3 - 30 CE

Lucan – Marcus Annaeus Lucanus – was born in Spain of a wealthy Roman family. Two ancient lives survive, and Tacitus describes his fall and death in the Annales. His uncle, Lucius Annaeus Seneca, was first Nero’s tutor, and then his principal adviser after he came to power.

Lucan was a prolific and popular poet. Most of his work does not survive, but we have his long but incomplete poem “De Bello Civile” (“On the Civil War”). It begins as Caesar is about to declare war on his rival, Pompey the Great, by leading his troops across the Rubicon into Italy proper in 49 BCE. Following the defeat and death of Pompey, it ends with Caesar fighting in Egypt at the end of the following year.

The poem is written in the epic hexameter metre used by Homer and Virgil, but contains none of the involvement of Gods and the supernatural that we find in the Aeneid and Homeric epic. Lucan’s style is vivid and highly rhetorical, and he describes the battles of the war in gory detail. He sides strongly against the Emperor Nero’s forebear, Caesar, and idolises his republican opponents and their opposition to autocratic rule.

At Rome, Lucan at first found favour with the Emperor Nero, but things quickly turned sour. Nero banned him from performing and publishing his work, jealousy of his talent supposedly playing a part. Lucan was forced to commit suicide in 30 CE, accused with his uncle, Seneca, of involvement in a plot against Nero’s life.

“De Bello Civile” has had a mixed critical reception. In antiquity, the first-century poets Statius and Martial admired Lucan’s work, but their contemporary the rhetorician Quintilian regarded him more as a model for rhetoric than for poetry. Before the later twentieth century, most more modern scholarship did not rate him highly either as a historian, writing as he did with an extremely partisan agenda, or as an epic poet. Indeed it is surprising that his translator for the Loeb Classical Library, JC Duff, writing in the 1920s, managed to stay the course:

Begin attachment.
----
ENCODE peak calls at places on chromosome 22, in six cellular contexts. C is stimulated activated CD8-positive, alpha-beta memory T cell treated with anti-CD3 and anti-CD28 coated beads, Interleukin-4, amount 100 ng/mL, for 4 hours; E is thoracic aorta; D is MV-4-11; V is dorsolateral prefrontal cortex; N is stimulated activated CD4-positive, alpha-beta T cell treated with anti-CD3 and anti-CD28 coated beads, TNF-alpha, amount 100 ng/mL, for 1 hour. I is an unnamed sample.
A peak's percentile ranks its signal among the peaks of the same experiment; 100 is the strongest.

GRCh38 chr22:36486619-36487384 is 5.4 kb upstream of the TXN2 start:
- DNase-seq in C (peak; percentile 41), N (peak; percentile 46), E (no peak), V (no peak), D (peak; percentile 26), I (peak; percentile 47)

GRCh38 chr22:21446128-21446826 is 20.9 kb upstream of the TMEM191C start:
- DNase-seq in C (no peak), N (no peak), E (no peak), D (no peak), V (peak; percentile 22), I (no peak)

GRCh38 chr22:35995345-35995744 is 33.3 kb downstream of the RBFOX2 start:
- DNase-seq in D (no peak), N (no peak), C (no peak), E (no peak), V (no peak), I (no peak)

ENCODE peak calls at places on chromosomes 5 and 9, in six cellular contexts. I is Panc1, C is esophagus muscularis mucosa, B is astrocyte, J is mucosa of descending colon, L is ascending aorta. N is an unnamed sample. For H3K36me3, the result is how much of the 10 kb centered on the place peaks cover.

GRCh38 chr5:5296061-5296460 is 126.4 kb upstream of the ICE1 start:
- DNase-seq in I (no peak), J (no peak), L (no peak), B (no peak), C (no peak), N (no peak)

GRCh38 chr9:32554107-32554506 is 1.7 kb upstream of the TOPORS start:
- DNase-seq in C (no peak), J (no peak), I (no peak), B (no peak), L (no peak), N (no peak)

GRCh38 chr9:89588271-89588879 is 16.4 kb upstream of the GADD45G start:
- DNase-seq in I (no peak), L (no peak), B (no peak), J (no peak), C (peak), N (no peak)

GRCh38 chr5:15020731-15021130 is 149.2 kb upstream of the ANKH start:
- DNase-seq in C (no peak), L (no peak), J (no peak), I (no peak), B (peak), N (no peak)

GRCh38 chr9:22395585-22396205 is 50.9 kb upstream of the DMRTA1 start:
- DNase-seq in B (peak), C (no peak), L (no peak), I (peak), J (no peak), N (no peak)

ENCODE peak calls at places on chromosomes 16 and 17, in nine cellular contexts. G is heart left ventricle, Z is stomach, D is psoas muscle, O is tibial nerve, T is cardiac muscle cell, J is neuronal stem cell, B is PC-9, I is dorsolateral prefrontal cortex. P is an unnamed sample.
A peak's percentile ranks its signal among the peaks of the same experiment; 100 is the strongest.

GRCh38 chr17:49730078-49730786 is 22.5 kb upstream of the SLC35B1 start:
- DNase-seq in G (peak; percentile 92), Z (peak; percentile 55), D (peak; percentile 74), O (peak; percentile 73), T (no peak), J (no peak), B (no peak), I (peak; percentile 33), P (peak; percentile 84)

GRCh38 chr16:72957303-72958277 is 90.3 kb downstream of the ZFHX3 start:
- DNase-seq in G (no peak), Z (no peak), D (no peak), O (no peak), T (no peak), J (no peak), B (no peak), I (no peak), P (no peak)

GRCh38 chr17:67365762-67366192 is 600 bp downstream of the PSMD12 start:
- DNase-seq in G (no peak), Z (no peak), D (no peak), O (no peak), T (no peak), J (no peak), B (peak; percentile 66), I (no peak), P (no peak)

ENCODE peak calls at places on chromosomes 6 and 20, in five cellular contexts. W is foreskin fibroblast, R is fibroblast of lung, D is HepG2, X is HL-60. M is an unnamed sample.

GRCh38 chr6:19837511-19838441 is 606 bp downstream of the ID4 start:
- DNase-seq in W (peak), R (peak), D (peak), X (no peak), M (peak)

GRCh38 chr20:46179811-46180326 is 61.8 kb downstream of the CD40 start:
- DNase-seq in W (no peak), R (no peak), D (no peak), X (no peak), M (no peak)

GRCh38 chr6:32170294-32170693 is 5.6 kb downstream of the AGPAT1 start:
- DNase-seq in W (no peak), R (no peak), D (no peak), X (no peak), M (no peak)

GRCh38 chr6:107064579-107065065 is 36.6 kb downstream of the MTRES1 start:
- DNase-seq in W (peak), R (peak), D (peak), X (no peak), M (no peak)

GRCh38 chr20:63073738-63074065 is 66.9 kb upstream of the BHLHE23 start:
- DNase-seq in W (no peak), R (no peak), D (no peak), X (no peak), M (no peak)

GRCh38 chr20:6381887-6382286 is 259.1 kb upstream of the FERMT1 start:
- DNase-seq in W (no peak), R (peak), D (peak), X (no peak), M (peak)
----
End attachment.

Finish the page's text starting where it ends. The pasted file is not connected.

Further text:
“ … He does not tell his story well: the successive episodes are neither skilfully connected nor well proportioned. His frequent digressions are often irrelevant and much too long. His geographical descriptions are obscure and wearisome. His account of military operations is hard to follow: he is concise where detail is needed and dwells at length on trivial or irrelevant matters. …….. It appears that his purpose is less to charm his readers than to startle them and make their flesh creep; and with this object he has constant recourse to extravagant exaggeration or repulsive detail.”

Some critics now reject this dismissive view, giving more weight to Lucan’s rhetorical skill and the pungency and epigrammatic quality that it gives to his poetry, and worrying less about his lack of Virgilian charm, which might, given Lucan’s subject matter, have seemed rather out of place anyway. We of the 2020s are far more familiar with and tolerant of horror as a genre than our predecessors of the 1920s, and it is much easier for us to accept horror as an appropriate style in which to write about a terrible civil war of which the Roman state and society still bore the scars.

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